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Windows to Linux

By December 1, 2007July 4th, 2020the Foul Fish

I’ve been installing Linux on a lot of PCs lately, and in celebration of the new Ubuntu release I think it’s time to write a little guide for people switching to Linux.  I’ll assume a little computer knowledge, and since it just came out we’ll be using Ubuntu 7.10.

A few things that you should know before switching:

  • Distros refer to different flavors of the Linux operating system. Ubuntu is a dristro.  Applications will work across different distros, and the only difference is the default set of packages.
  • Support is usually available for purchase, but you are more than welcome to use the online forums as a source of help.

Switching made easy:

    1. Before you even think about installing Linux, it is a good idea to acquaint yourself with open source programs. Download these:
      1. Firefox (A powerful web browser)
      2. Thunderbird (Email client)
      3. Vuze (Bittorrent client)
      4. OpenOffice (A complete office productivity suite)
      5. Gimp (Graphic editing program)
      6. Pidgin (multi-protocol IM client)

      You can download these from their respective sites or run them off of an Ubuntu CD (just pop it in while running Windows). Use these programs for you everyday tasks until you’re comfortable. Being comfortable with open source programs will make the transition to Linux much easier.

    2. Once you feel that you’re fluent in the above applications it’s time to whip out the CD burner if you haven’t already.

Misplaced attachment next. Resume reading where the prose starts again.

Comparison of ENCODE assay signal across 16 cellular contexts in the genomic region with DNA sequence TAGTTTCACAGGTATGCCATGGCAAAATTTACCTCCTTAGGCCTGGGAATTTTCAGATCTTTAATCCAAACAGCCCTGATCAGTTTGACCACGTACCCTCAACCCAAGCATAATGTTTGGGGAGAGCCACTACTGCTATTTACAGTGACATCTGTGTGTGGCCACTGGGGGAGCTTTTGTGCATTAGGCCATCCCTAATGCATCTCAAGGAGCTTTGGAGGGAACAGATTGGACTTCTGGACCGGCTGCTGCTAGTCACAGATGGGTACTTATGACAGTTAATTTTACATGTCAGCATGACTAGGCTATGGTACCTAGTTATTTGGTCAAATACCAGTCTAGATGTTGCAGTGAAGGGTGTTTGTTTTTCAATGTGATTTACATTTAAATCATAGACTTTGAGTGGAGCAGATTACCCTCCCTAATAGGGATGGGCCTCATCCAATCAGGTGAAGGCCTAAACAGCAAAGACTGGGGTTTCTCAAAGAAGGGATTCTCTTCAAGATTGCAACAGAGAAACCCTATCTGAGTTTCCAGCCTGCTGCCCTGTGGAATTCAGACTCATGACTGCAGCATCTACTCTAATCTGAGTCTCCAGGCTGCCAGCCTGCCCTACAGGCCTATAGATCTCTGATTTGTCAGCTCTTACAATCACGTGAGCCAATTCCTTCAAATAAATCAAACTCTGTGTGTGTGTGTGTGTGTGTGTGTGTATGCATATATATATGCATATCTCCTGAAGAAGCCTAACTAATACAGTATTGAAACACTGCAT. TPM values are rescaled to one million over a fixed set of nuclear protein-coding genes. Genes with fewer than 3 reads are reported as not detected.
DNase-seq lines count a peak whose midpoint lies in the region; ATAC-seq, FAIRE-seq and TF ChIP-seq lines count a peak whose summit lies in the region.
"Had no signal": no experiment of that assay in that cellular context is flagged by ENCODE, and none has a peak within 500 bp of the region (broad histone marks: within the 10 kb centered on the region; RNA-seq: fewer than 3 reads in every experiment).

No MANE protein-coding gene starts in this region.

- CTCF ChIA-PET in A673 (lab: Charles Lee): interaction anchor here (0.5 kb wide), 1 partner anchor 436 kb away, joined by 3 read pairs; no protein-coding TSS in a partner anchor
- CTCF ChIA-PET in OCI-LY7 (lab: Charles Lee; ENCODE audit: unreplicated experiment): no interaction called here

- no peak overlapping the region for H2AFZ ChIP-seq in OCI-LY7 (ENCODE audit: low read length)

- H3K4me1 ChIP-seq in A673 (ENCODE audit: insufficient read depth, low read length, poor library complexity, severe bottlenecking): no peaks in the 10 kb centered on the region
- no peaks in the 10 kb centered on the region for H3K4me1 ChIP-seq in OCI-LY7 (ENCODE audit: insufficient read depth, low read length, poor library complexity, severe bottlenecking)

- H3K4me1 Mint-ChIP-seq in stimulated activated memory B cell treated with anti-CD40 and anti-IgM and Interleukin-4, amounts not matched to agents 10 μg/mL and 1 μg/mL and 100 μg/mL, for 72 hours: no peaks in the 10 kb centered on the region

1. Choose a distro (Ubuntu is a great distro for beginners, or anyone really)
      2. Download the CD image and burn it.
      3. Put the CD in your computer and restart. Hit the corresponding key for “boot menu” and select CD.
      4. You’ll soon be greeted by a loading screen and then the Ubuntu logo. This is what known as a “live CD.” This will allow you to test things out before you install.
      5. Have fun! Play around with menus, applications, and get to know Linux. Keep in mind, things are probably running a little slow because you’re running everything from CD. Things will speed up if you decide to install.
    3. Like what you see? Want some more? Well, at this point we have two options. We can install Ubuntu, and use only that (skip to step 5), or we can do something called dual booting (see step 4). Dual booting will allow both Windows and Ubuntu to be installed on the same computer. When you boot up your computer you’ll see a menu and be able to choose which one you want to boot.

    1. If installing on the same partition as Windows (most Windows computers are set up with one partition), restart your computer and boot into Windows. Run Disk Defragmenter: Start > All Programs > Accessories > System Tools > Disk Defragmenter. Defragment your drive twice (this will help prevent data loss). Then reboot with the Ubuntu disk.

  1. Click the “install” icon on the desktop. Follow the prompts. If you plan on dual booting, select “resize partition.” If not, select “use entire drive.” The rest is pretty easy. Sit back and let Ubuntu install, reboot your PC, and enjoy.

Hardware is generally working out of the box. Plug something in and it works. Linux is easy, powerful, and free.  If there are questions, post them here.


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